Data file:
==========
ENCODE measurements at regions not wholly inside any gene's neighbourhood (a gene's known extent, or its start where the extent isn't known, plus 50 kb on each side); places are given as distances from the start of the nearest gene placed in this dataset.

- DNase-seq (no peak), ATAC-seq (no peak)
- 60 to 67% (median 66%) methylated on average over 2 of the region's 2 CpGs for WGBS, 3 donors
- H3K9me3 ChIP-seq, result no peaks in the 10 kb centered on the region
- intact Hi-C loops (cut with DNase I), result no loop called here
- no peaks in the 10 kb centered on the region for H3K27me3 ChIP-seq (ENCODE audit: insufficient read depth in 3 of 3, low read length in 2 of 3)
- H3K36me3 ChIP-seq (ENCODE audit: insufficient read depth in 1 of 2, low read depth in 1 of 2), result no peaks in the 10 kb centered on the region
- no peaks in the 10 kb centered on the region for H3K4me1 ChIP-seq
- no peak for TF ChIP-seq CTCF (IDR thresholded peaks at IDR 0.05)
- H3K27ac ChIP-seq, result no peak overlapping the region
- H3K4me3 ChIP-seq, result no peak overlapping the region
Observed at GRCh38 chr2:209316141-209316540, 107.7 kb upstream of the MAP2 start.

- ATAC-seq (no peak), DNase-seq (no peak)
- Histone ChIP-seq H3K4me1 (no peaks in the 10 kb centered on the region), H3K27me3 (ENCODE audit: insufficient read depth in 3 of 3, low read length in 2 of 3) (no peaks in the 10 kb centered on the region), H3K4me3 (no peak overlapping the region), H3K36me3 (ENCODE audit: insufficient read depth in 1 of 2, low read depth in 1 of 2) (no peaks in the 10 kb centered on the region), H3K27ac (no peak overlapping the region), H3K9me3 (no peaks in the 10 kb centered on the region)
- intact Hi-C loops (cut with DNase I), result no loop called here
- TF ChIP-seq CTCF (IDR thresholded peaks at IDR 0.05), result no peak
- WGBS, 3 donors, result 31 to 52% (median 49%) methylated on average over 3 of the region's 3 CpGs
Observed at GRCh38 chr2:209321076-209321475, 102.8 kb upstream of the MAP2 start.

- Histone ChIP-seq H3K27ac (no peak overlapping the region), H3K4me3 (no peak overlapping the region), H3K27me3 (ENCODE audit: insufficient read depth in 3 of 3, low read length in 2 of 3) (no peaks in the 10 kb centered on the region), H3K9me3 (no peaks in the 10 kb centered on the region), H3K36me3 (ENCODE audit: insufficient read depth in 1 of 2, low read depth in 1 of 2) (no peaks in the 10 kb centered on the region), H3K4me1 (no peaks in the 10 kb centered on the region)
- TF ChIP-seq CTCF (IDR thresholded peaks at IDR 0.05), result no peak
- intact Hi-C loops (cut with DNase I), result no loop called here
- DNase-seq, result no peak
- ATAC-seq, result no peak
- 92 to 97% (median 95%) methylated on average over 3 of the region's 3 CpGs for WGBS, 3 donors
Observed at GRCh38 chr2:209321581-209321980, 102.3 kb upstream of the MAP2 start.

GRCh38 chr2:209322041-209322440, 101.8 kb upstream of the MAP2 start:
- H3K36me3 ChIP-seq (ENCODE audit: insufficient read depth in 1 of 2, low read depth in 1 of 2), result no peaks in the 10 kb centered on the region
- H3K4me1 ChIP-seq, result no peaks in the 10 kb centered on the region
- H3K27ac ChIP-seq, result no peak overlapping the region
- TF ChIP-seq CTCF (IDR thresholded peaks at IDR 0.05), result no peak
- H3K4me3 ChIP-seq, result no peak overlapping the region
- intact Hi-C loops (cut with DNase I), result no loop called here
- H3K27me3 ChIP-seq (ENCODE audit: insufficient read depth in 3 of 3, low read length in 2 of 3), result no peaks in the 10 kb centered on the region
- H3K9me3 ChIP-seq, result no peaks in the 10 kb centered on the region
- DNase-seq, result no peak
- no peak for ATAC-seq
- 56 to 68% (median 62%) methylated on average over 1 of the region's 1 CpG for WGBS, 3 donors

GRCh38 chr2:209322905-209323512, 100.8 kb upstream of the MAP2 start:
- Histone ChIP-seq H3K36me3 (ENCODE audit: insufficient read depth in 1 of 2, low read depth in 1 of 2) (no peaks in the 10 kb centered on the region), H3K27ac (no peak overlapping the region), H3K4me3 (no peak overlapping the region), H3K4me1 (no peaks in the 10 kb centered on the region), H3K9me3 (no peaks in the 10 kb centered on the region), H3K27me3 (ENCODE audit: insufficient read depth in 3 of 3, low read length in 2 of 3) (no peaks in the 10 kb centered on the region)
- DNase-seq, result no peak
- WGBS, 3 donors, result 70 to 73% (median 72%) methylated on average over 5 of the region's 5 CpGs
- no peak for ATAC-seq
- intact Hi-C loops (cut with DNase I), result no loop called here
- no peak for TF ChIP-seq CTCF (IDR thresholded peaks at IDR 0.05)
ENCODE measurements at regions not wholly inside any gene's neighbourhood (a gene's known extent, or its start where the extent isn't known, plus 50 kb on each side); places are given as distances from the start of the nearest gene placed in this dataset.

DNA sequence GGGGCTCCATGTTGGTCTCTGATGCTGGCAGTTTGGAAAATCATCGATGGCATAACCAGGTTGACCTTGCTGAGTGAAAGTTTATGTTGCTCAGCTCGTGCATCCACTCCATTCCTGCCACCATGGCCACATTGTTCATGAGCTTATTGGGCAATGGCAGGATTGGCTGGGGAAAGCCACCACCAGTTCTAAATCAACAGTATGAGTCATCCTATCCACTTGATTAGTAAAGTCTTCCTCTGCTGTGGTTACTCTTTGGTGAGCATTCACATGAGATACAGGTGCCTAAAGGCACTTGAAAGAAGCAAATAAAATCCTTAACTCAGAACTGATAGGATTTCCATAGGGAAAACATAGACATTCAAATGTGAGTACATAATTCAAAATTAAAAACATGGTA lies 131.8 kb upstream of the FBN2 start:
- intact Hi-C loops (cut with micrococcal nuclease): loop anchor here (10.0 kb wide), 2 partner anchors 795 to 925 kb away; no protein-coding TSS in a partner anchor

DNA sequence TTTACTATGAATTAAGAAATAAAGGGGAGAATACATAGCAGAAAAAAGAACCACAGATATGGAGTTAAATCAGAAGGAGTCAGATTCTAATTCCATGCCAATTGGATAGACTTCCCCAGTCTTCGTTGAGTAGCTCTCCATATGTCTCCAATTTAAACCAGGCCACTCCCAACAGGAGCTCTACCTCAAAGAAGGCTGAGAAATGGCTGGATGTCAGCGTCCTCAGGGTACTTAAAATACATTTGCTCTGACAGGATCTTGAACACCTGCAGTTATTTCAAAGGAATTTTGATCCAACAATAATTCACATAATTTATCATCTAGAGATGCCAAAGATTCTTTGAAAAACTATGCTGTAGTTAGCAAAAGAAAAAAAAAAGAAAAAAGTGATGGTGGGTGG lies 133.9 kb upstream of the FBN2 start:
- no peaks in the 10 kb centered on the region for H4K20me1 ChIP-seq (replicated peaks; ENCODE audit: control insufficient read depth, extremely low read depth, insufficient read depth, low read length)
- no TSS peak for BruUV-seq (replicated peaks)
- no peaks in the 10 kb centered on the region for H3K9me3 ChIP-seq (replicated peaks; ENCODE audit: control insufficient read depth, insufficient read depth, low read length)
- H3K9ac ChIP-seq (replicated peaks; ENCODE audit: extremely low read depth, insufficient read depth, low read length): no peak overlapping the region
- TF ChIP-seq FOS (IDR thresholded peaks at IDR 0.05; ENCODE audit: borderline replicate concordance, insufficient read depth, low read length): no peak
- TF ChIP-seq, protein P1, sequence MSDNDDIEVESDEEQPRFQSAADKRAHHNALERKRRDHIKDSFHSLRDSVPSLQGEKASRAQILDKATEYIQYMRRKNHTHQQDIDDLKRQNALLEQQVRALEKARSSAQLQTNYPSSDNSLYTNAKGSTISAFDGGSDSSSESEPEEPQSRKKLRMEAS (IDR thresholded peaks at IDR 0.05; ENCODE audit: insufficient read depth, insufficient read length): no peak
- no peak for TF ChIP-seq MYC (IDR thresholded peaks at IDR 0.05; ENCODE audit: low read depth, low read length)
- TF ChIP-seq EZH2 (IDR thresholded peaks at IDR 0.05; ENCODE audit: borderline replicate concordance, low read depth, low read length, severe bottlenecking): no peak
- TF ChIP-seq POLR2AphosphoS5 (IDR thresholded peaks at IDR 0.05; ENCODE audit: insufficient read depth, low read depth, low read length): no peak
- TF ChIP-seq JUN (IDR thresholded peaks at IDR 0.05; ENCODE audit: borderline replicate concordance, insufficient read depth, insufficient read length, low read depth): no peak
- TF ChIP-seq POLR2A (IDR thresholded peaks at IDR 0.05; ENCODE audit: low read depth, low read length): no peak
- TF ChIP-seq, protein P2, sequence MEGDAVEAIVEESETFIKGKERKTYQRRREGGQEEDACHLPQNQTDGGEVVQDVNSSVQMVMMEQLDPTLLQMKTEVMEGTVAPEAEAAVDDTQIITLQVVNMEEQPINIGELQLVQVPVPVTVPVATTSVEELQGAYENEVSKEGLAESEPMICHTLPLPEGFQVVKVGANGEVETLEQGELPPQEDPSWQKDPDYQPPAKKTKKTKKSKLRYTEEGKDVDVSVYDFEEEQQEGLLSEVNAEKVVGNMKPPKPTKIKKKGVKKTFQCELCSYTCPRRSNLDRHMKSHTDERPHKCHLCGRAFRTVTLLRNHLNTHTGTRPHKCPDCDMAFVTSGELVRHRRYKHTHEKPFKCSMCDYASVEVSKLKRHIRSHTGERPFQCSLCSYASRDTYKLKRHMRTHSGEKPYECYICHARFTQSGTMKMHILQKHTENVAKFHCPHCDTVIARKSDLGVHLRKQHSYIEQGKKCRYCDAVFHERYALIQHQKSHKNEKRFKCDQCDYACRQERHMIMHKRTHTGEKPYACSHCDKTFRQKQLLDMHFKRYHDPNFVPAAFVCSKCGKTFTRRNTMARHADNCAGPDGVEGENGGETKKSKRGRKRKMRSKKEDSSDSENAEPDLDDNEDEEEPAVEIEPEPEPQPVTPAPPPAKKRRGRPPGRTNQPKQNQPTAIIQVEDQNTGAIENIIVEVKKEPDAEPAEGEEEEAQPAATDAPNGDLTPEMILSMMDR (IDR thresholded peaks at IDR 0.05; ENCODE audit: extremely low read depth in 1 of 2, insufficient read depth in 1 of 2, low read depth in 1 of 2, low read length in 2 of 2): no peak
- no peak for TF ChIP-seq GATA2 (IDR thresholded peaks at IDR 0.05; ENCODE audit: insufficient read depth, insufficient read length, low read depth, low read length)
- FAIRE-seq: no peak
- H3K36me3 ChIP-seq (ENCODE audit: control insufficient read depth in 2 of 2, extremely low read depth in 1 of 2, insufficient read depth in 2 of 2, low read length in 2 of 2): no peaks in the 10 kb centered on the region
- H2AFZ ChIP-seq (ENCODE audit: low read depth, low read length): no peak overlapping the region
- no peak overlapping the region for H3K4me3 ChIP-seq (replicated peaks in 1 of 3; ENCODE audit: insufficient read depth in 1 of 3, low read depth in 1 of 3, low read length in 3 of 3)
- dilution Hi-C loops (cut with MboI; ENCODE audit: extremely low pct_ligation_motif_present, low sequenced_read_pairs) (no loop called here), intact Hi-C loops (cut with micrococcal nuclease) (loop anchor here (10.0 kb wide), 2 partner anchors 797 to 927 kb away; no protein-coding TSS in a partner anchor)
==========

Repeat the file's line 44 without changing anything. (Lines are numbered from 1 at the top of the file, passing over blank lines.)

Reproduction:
- no peak for TF ChIP-seq CTCF (IDR thresholded peaks at IDR 0.05)